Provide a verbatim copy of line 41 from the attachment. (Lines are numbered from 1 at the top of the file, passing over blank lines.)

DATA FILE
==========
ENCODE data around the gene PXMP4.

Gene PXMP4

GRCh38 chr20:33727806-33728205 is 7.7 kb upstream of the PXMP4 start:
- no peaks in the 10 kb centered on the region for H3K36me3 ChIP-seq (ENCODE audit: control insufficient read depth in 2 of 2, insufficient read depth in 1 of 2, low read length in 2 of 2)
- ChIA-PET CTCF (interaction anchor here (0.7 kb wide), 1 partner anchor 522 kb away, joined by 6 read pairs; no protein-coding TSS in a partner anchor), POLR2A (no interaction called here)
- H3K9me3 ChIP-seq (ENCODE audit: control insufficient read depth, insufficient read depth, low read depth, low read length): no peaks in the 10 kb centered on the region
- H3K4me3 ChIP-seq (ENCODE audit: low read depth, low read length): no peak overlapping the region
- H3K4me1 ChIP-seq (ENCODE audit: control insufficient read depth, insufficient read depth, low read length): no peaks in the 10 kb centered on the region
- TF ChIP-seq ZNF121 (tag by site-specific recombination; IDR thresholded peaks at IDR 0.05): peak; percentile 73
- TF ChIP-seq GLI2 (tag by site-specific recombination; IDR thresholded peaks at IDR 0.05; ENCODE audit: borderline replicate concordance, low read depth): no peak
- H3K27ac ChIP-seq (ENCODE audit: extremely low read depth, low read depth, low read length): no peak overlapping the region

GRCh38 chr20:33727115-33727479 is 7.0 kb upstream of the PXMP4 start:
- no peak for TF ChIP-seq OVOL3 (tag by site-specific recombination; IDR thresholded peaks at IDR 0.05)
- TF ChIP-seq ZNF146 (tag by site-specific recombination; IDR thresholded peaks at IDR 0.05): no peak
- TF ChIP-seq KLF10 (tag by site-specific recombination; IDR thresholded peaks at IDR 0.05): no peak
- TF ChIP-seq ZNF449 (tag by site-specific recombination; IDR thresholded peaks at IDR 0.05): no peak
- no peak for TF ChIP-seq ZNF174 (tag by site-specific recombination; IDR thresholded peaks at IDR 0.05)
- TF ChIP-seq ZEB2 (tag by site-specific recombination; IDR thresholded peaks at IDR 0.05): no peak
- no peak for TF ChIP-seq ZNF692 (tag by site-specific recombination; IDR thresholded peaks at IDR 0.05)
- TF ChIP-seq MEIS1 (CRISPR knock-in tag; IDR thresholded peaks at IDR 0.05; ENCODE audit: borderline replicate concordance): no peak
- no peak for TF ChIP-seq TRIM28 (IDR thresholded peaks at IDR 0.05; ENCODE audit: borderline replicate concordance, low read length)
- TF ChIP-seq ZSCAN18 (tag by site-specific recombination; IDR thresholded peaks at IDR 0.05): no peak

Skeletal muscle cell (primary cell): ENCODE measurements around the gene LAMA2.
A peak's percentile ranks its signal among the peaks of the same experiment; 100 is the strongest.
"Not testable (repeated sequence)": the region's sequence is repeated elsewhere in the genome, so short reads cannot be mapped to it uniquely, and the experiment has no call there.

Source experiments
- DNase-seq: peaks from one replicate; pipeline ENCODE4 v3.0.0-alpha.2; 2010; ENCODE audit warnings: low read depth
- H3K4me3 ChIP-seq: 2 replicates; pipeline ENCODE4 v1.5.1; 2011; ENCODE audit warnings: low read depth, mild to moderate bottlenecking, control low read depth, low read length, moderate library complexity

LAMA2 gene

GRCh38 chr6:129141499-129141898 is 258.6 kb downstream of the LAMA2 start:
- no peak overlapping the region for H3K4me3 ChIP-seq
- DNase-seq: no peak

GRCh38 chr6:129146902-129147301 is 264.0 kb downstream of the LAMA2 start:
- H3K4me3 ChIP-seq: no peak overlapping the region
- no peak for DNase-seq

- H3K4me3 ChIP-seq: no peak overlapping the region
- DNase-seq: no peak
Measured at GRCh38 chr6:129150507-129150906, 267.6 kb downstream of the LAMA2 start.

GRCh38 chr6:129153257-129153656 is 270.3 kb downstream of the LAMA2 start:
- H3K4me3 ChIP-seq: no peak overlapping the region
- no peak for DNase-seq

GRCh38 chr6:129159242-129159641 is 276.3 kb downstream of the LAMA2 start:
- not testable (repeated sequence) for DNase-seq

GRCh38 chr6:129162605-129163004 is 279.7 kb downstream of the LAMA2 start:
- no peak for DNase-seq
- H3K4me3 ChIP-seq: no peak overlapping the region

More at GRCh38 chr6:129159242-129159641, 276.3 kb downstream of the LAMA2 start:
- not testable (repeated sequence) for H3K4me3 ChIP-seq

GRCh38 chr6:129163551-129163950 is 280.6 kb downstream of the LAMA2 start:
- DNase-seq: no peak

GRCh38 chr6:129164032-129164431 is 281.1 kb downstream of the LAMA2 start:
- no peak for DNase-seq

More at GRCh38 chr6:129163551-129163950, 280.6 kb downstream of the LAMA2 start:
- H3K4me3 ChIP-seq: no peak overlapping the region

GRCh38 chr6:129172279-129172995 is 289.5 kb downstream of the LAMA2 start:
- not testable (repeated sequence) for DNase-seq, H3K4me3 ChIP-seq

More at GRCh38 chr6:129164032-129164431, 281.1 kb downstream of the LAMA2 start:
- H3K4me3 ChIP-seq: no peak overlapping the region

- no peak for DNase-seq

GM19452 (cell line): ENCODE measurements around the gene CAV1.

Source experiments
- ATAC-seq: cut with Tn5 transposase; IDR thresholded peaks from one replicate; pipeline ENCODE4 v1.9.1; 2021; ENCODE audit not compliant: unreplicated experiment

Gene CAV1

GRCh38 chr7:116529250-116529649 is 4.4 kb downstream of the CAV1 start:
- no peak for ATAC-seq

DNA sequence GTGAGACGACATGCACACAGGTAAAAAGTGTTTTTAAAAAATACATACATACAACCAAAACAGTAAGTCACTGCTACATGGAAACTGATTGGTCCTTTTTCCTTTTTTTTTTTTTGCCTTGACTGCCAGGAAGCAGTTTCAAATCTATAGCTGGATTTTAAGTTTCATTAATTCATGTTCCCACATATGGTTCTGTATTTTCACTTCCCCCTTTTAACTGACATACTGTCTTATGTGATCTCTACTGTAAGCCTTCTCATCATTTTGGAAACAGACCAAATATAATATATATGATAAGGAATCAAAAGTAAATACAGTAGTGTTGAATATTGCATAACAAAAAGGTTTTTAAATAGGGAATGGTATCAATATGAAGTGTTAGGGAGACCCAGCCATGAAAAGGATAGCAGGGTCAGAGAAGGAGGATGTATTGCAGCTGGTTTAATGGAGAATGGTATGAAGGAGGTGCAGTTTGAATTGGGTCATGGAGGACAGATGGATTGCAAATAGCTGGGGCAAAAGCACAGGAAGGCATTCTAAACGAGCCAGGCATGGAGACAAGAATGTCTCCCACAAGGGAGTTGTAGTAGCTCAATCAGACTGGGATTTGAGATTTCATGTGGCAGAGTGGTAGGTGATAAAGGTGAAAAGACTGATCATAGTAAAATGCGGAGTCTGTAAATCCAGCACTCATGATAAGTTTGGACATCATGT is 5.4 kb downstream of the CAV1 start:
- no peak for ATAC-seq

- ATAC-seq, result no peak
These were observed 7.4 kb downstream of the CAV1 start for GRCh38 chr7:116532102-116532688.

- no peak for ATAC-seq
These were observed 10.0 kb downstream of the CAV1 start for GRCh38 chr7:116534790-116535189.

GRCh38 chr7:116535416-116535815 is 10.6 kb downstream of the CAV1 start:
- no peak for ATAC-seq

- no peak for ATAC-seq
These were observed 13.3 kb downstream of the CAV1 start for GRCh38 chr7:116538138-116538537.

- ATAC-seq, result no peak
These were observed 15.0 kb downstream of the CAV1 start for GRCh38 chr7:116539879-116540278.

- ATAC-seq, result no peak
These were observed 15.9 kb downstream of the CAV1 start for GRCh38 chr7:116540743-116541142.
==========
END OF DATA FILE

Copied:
- no peak for DNase-seq